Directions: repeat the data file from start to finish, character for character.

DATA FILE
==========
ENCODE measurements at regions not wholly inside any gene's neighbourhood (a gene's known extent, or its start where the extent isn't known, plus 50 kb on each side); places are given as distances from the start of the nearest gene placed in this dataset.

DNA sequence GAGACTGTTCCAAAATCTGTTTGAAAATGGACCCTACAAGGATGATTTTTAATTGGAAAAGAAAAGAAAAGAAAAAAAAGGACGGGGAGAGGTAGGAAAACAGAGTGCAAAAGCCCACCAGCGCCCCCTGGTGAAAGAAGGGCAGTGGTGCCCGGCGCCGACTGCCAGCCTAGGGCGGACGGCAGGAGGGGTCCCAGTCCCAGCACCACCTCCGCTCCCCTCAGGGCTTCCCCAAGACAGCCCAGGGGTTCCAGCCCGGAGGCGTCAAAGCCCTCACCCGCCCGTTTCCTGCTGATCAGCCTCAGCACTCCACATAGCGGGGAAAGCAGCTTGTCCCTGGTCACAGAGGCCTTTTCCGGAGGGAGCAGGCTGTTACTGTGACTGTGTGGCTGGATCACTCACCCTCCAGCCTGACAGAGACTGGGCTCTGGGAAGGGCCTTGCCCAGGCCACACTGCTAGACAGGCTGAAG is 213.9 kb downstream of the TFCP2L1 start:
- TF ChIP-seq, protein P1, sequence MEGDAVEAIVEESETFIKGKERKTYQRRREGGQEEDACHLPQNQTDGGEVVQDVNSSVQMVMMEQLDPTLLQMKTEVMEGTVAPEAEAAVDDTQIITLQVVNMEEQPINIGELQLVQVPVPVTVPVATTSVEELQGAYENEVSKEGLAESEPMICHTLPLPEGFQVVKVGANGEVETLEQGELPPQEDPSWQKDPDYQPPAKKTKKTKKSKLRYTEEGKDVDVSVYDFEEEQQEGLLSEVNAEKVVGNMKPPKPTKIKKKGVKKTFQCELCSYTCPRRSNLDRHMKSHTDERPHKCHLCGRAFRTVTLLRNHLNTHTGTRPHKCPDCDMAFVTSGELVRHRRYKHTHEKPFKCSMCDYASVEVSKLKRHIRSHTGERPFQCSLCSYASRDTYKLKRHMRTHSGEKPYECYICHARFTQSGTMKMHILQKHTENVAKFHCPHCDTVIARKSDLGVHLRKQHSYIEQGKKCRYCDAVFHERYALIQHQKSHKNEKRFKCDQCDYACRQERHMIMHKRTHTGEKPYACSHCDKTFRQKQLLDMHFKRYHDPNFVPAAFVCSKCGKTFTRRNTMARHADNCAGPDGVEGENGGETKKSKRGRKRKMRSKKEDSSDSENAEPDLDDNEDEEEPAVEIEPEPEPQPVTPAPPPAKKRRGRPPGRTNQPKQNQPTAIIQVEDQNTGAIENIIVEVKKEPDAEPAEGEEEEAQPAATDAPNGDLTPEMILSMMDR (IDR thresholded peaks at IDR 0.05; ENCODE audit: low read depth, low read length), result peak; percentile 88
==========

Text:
ENCODE measurements at regions not wholly inside any gene's neighbourhood (a gene's known extent, or its start where the extent isn't known, plus 50 kb on each side); places are given as distances from the start of the nearest gene placed in this dataset.

DNA sequence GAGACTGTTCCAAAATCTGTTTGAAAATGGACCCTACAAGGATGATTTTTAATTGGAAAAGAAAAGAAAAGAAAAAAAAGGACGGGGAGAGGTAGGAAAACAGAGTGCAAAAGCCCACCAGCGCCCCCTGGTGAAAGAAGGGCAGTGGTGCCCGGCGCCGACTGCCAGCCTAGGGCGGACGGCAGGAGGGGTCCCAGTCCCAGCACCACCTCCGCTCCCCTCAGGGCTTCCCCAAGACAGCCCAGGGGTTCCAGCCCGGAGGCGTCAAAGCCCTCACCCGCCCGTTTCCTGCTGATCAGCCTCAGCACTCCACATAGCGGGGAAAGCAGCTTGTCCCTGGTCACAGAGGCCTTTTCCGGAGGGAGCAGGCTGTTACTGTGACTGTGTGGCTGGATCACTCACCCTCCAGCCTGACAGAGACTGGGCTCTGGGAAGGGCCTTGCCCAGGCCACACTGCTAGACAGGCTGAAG is 213.9 kb downstream of the TFCP2L1 start:
- TF ChIP-seq, protein P1, sequence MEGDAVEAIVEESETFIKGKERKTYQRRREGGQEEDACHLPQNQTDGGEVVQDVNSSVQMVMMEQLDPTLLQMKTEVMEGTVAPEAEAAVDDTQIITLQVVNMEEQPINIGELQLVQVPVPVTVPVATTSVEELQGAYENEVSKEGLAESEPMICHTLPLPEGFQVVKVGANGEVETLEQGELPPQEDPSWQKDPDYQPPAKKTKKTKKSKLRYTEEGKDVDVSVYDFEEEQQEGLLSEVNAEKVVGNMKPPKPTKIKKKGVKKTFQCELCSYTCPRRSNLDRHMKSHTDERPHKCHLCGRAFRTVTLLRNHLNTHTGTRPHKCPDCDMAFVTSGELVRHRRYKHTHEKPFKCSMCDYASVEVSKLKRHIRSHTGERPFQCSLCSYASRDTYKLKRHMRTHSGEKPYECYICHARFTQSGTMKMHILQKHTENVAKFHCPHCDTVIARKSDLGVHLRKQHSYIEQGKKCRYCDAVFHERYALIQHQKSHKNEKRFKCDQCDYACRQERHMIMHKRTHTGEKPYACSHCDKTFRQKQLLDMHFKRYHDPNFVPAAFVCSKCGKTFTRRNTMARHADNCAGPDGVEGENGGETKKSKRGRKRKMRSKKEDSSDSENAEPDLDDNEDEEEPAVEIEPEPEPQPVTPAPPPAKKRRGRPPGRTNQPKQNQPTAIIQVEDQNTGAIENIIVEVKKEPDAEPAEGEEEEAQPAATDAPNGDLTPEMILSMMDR (IDR thresholded peaks at IDR 0.05; ENCODE audit: low read depth, low read length), result peak; percentile 88